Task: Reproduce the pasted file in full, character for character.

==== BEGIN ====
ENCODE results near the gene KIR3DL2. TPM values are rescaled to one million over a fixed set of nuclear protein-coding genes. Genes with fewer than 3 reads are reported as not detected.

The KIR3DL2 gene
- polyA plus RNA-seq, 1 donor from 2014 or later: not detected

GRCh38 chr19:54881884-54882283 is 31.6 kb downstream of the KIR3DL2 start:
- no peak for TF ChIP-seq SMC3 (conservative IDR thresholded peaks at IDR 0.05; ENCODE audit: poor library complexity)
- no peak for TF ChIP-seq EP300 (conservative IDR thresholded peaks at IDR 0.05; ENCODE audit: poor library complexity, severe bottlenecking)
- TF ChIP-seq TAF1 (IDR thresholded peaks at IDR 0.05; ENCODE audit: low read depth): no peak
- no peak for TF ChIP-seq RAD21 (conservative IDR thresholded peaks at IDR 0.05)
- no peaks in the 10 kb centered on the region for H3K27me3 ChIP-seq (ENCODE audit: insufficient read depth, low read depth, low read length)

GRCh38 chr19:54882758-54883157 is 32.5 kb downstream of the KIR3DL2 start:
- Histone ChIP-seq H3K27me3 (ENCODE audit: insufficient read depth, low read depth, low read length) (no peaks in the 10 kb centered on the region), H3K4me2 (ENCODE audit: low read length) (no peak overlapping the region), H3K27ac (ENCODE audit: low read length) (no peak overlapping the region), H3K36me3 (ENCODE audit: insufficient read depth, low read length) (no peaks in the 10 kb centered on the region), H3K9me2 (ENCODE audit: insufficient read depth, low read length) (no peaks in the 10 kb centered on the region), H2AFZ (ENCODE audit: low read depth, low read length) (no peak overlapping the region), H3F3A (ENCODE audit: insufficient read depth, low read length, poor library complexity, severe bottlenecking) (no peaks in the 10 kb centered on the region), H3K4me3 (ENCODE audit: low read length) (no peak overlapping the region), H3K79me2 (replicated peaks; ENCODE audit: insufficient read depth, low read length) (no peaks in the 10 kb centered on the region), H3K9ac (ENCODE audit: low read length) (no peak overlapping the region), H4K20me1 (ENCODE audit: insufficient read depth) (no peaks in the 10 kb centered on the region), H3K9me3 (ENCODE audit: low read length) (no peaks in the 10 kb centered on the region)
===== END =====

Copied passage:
ENCODE results near the gene KIR3DL2. TPM values are rescaled to one million over a fixed set of nuclear protein-coding genes. Genes with fewer than 3 reads are reported as not detected.

The KIR3DL2 gene
- polyA plus RNA-seq, 1 donor from 2014 or later: not detected

GRCh38 chr19:54881884-54882283 is 31.6 kb downstream of the KIR3DL2 start:
- no peak for TF ChIP-seq SMC3 (conservative IDR thresholded peaks at IDR 0.05; ENCODE audit: poor library complexity)
- no peak for TF ChIP-seq EP300 (conservative IDR thresholded peaks at IDR 0.05; ENCODE audit: poor library complexity, severe bottlenecking)
- TF ChIP-seq TAF1 (IDR thresholded peaks at IDR 0.05; ENCODE audit: low read depth): no peak
- no peak for TF ChIP-seq RAD21 (conservative IDR thresholded peaks at IDR 0.05)
- no peaks in the 10 kb centered on the region for H3K27me3 ChIP-seq (ENCODE audit: insufficient read depth, low read depth, low read length)

GRCh38 chr19:54882758-54883157 is 32.5 kb downstream of the KIR3DL2 start:
- Histone ChIP-seq H3K27me3 (ENCODE audit: insufficient read depth, low read depth, low read length) (no peaks in the 10 kb centered on the region), H3K4me2 (ENCODE audit: low read length) (no peak overlapping the region), H3K27ac (ENCODE audit: low read length) (no peak overlapping the region), H3K36me3 (ENCODE audit: insufficient read depth, low read length) (no peaks in the 10 kb centered on the region), H3K9me2 (ENCODE audit: insufficient read depth, low read length) (no peaks in the 10 kb centered on the region), H2AFZ (ENCODE audit: low read depth, low read length) (no peak overlapping the region), H3F3A (ENCODE audit: insufficient read depth, low read length, poor library complexity, severe bottlenecking) (no peaks in the 10 kb centered on the region), H3K4me3 (ENCODE audit: low read length) (no peak overlapping the region), H3K79me2 (replicated peaks; ENCODE audit: insufficient read depth, low read length) (no peaks in the 10 kb centered on the region), H3K9ac (ENCODE audit: low read length) (no peak overlapping the region), H4K20me1 (ENCODE audit: insufficient read depth) (no peaks in the 10 kb centered on the region), H3K9me3 (ENCODE audit: low read length) (no peaks in the 10 kb centered on the region)